As part of an ongoing process, Librarian of Congress James H. Billington has issued a ruling which puts into play new exceptions for the Digital Millennium Copyright Act, clarifying many gray areas of the law and making certain practices legal. While the mainstream media will be talking mostly about the legal ability to jailbreak the iPhone, Blind Bargains readers may also be interested in the very last rule which allows for circumventing of restrictions on eBooks. Essentially, screen readers can enable the reading aloud of electronic books without facing copyright restrictions, at least in cases where the publisher does not offer an accessible alternative. Here's the exact wording: Literary works distributed in ebook format when all existing ebook editions of
the work (including digital text editions made available by authorized entities)
contain access controls that prevent the enabling either of the book's read-aloud
function or of screen readers that render the text into a specialized format. This is certainly a big step forward for book readers, though it does not require or compel companies like Amazon to enable this feature for all titles. Via Kotaku
When the Kindle came out, many were happy that it gave mainstream access to books through TTS. Some authors and publishers were not amongst the happy. Has Apple faced similar issues with the iBooks service? If I get an i-device with access to iBooks, can i use Voice OVer to read any and all books I purchase?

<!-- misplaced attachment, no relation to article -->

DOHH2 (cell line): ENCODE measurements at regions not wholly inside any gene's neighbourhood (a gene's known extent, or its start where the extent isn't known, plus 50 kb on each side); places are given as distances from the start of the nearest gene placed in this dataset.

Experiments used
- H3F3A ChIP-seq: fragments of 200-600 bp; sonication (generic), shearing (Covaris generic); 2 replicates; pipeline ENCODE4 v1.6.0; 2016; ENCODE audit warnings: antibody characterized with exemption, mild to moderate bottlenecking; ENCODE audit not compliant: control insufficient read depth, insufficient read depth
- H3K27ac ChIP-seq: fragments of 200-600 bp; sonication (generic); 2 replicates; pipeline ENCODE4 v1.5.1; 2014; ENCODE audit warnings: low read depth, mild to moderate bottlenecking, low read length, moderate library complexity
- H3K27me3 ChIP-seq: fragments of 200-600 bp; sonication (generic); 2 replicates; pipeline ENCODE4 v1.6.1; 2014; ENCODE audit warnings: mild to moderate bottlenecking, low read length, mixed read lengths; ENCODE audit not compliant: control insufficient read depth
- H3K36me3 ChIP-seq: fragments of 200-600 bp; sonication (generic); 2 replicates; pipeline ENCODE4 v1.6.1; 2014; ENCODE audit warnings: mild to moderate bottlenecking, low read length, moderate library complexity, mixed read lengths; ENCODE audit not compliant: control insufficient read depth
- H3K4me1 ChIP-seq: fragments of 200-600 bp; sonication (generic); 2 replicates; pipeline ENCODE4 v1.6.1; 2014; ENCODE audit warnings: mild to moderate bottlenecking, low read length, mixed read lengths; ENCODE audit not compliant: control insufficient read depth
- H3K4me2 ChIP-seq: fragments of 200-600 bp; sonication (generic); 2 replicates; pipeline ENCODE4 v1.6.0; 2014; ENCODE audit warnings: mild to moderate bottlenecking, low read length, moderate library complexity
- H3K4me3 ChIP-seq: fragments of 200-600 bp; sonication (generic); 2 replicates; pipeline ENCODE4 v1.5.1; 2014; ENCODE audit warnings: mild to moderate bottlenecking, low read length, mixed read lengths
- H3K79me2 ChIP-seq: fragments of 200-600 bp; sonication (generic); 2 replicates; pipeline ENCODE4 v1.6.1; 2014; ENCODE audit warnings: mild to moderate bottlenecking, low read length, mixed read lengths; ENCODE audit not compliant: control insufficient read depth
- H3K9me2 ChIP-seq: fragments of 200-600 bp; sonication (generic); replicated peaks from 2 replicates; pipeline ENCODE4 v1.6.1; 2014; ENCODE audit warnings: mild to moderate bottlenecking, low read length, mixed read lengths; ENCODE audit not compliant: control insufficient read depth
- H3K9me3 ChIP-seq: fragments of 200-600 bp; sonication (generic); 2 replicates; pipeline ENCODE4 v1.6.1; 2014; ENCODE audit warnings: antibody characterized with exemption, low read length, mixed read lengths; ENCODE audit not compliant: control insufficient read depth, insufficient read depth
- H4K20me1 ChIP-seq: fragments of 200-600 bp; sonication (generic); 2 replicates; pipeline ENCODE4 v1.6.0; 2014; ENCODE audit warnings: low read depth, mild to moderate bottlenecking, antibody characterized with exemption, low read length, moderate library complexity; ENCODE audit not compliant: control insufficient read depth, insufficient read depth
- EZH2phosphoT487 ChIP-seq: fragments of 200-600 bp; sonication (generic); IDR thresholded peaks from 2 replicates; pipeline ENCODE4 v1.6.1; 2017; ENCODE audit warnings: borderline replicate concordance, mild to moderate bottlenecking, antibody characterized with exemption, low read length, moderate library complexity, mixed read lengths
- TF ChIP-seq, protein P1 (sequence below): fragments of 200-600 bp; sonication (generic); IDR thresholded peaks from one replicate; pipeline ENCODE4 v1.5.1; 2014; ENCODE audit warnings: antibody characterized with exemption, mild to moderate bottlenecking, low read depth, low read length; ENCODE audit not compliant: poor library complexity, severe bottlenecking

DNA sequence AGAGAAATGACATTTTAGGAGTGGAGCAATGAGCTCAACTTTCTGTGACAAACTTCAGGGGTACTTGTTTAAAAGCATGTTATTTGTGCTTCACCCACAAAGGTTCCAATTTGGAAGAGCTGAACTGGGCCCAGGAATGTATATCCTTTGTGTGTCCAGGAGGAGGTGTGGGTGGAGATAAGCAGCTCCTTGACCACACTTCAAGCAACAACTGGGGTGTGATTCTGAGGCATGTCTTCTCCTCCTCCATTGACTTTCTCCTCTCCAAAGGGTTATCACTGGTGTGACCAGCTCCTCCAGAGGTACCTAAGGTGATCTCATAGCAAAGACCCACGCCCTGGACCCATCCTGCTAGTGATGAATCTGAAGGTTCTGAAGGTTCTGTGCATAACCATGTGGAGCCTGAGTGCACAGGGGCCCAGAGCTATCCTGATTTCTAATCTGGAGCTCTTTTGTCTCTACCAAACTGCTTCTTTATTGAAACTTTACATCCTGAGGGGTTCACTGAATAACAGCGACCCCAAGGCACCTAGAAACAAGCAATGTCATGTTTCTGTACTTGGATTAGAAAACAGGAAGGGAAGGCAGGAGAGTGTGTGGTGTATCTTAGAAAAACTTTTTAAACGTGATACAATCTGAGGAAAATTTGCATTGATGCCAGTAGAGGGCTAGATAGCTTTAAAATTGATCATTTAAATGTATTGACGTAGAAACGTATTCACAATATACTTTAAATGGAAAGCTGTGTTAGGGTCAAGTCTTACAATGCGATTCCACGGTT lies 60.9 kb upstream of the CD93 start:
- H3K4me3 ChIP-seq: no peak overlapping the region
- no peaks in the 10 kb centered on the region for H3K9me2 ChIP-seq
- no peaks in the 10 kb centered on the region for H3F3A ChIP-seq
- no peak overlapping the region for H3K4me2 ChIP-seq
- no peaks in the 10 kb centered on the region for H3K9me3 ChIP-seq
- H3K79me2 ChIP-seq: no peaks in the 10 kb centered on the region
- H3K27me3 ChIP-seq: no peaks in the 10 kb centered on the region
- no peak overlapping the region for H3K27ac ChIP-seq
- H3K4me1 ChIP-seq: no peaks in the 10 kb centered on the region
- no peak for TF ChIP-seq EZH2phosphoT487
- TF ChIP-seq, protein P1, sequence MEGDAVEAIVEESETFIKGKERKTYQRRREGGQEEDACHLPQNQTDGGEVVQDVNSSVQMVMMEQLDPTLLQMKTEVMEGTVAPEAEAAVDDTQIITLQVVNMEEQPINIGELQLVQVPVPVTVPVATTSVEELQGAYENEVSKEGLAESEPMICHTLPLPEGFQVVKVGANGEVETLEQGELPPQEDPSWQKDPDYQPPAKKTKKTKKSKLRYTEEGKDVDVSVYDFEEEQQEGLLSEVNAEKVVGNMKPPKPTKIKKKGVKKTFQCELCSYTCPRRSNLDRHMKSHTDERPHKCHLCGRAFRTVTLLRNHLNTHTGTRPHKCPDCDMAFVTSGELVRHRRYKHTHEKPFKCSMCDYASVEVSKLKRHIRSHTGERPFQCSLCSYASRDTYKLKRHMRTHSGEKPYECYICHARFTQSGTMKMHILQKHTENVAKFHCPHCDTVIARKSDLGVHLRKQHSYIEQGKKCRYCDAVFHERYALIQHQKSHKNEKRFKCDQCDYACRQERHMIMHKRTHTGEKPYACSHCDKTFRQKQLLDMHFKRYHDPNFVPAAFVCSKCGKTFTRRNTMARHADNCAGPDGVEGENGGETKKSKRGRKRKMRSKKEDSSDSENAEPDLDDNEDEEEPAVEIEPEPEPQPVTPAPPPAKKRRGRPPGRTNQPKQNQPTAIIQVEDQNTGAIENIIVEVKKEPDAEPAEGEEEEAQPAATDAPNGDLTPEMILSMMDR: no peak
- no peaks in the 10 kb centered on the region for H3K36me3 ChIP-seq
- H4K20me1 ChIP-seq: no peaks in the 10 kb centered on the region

Jeff.young Monday, 26-Jul-2010 4:11 PM ET:
Any of the books from the ibooks store are accessible and readable with voiceover.
darknexus Tuesday, 27-Jul-2010 3:55 PM ET:
Apple was able to get around the publishers' complaints essentially by promising that only Voiceover would be able to read aloud the purchased books, which took care of the "text scooping" concerns most publishers had. They couldn't very well demand Apple remove Voiceover, now could they? :) My issue with iBooks is more mundane: for what I like to read, their selection is practically nonexistent.
You must be logged in to post comments.
J.J. Meddaugh is an experienced technology writer and computer enthusiast. He is a graduate of Western Michigan University with a major in telecommunications management and a minor in business. When not writing for Blind Bargains, he enjoys travel, playing the keyboard, and meeting new people.